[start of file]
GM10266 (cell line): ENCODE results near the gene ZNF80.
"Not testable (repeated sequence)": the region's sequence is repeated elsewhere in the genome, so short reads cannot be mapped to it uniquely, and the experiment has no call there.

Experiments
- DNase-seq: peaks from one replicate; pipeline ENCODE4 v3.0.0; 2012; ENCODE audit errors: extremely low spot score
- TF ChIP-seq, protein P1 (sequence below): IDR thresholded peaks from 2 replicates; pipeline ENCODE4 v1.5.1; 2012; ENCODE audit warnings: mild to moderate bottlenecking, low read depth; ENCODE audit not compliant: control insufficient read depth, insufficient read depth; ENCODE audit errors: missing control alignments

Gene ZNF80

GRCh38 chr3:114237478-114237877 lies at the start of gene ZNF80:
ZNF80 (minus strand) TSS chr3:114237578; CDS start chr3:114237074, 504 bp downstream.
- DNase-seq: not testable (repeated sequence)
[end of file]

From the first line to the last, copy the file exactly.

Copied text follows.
GM10266 (cell line): ENCODE results near the gene ZNF80.
"Not testable (repeated sequence)": the region's sequence is repeated elsewhere in the genome, so short reads cannot be mapped to it uniquely, and the experiment has no call there.

Experiments
- DNase-seq: peaks from one replicate; pipeline ENCODE4 v3.0.0; 2012; ENCODE audit errors: extremely low spot score
- TF ChIP-seq, protein P1 (sequence below): IDR thresholded peaks from 2 replicates; pipeline ENCODE4 v1.5.1; 2012; ENCODE audit warnings: mild to moderate bottlenecking, low read depth; ENCODE audit not compliant: control insufficient read depth, insufficient read depth; ENCODE audit errors: missing control alignments

Gene ZNF80

GRCh38 chr3:114237478-114237877 lies at the start of gene ZNF80:
ZNF80 (minus strand) TSS chr3:114237578; CDS start chr3:114237074, 504 bp downstream.
- DNase-seq: not testable (repeated sequence)